- Ethanolamines – Sometimes listed as monoethanolamine (MEA), diethanolamine (DEA), or triethanolamine (TEA), these compounds are found in foundations, mascaras, and skincare products. Although classified as safe, they’re also shown to be allergens, so be cautious if you experience sensitivities to certain products.
- Oxybenzone – This is another endocrine disruptor that can be found in many skincare products that contain sunscreen. This includes lotions, lip balms, cleansers, fragrance, and even baby products. check your ingredient list for Benzophenone, ingredients containing the word benzophenone (for example benzophenone-2), BP# (for example BP2), oxybenzone, sulisobenzone, sulisobenzone sodium.
- Octinoxate – A common sunscreen ingredient that is irritating to sensitive skin. Also look for Octinoxate, o methoxycinnamate (OMC), parsol, parsol MCX, parsol MOX, escalol, 2-ethylhexyl p-methoxycinnamate.
- Homosalate – A chemical that’s commonly used in sunscreens as a UV absorber. Regulations are starting to wisen up about octinoxate and oxybenzone, although homosalate is still commonly used. Watch for Homosalate, Homomenthyl salicylate, HMS, HS; 3,3,5-trimethyl-cyclohexyl-salicylate on the ingredient label.
- Toluene – Also goes by the name of Butylated Hydroxytoluene, or BHT and is linked with brain toxicity. Can be especially dangerous during pregnancy. It’s banned in the EU and Southeast Asia as well as by a few retailers in the US, but you can still find it nail polish, nail treatments and hair dyes.
- Talc – Is often used as a smoothing agent in mineral makeup and is generally safe, but this ingredient has the potential to be contaminated with asbestos. Asbestos is a known carcinogen and instigator of lung disease.
- PFAs and PFCs – These are a class of thousands of chemicals hiding under the “fragrance” ingredients. They’re chemicals that contain fluoride that have been found in sunscreens, hair products, and shaving creams. According to the National Toxicology Program in the U.S., they’re linked to serious health effects, including cancer, thyroid disease, and reduced effectiveness of vaccines. PFCs are big culprits in waterproof makeup because they’re water repellents.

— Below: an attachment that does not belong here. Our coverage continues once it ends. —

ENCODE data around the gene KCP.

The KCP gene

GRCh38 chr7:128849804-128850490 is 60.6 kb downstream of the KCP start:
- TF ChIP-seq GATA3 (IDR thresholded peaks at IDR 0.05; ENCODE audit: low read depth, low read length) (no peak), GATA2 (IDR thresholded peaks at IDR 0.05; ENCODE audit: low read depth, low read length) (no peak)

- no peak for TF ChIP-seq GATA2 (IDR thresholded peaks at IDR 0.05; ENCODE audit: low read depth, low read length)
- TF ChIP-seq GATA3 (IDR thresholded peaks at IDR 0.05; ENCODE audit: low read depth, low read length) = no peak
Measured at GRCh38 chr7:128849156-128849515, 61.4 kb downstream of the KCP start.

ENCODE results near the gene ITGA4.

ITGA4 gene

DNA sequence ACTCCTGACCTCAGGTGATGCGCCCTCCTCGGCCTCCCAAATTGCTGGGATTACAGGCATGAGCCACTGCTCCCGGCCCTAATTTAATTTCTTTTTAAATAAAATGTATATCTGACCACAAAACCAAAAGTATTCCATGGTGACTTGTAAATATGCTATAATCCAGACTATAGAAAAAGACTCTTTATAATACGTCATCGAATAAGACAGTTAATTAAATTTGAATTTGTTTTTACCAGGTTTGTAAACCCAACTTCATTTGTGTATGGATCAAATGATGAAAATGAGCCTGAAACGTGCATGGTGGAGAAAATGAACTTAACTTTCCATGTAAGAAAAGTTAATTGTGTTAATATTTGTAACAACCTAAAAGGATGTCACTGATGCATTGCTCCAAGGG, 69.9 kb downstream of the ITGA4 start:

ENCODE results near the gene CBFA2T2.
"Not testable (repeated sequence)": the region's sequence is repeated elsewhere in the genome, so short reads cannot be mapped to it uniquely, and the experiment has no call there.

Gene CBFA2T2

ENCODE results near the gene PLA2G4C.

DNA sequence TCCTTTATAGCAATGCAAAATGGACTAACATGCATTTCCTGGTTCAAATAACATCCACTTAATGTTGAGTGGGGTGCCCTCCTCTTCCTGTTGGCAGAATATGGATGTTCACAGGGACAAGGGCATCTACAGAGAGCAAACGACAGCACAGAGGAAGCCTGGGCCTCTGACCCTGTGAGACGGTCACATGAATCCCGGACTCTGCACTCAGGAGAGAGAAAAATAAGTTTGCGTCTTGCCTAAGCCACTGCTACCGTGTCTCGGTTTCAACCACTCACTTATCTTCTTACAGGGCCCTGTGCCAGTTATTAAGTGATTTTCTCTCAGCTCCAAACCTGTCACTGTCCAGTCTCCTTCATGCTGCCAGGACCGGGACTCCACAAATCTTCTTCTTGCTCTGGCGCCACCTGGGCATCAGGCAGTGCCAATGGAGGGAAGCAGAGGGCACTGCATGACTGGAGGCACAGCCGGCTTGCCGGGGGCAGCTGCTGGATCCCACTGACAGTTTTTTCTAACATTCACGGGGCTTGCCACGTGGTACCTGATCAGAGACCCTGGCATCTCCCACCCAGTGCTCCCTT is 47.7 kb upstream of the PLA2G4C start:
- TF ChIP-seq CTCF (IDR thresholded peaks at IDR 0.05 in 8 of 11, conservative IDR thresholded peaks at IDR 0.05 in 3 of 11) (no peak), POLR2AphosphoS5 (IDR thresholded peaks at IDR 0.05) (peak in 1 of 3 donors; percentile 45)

- Teflon – Teflon is a specific brand name of PFA. Polytetrafluoroethylene (PTFE) is added to some cosmetics to improve the texture, although it’s linked to hormone disruption and reproductive issues.
- Resorcinol – This is a common ingredient in hair color and bleaching products and has been linked to skin irritation and immune system dysfunction. In certain animal studies, this chemical can disrupt normal thyroid function.
- Carbon black – Often found in mascara and eyeliner. Is sometimes also listed on the label as Carbon black, D & C Black No. 2, acetylene black, channel black, furnace black, lamp black, or thermal black.
That’s a bit of a daunting list isn’t it? Thankfully, the Campaign for Safe Cosmetics and EDW Skin Deep are both amazing sources to check the ingredient lists in your cosmetics, makeup and skincare products. Making sure your skincare is non-toxic, organic and/or all natural, and reading the ingredients carefully before you buy can be one of the best ways to keep your body healthy and happy. Why would you go through all the work of making sure you eat healthy and exercise, just to reverse all that hard work by applying a toxic skincare product? Stay educated, and you’ll stay healthy!
Why is Seaweed Skincare a Healthy Option?
According to a study by the US National Library of Medicine, “Cosmeceuticals are often used in dermatology to enhance the skin tone, skin glow, and provide anti-aging benefits.” Although, not all cosmeceuticals are safe! “Currently, many synthetic chemicals have been used in cosmetic products, many of them did not get synthetic customer satisfaction due to high cost and unsafe nature in terms of side effects. For example, chemicals like hydroquinone, arbutin, and kojic acid are being used as a skin whitening agent, but they are reported to be unstable and they also cause dermatitis and induce cancer.”
Instead of toxic skincare ingredients, seaweed shows promise that it has the same benefits as any chemical brightening ingredient. In a study with the National Research Council of Canada, Seaflora discovered that the unique kelp bioactives in our Organic Seaweed Elixir, when compared to Kojic Acid and Arbutin, were more effective at brightening the skin in a 4 week trial period. The Seabright Kelp Complex™ scientifically shows to be faster and more effective at reducing melanin. It inhibits the key enzyme tyrosinase at lower concentrations than arbutin and kojic acid. It works in two ways – directly inhibiting tyrosinase and toning down melanocyte activity. Check out our blog explaining the science behind our Seabright Moisturizer for more information!
More and more skin care producers are realizing that their ingredient lists matter. Seaflora believes in complete honesty when it comes to what we put in our products. That’s why we have a complete ingredient glossary on our website that gives you the names and descriptions of the contents of our certified organic products.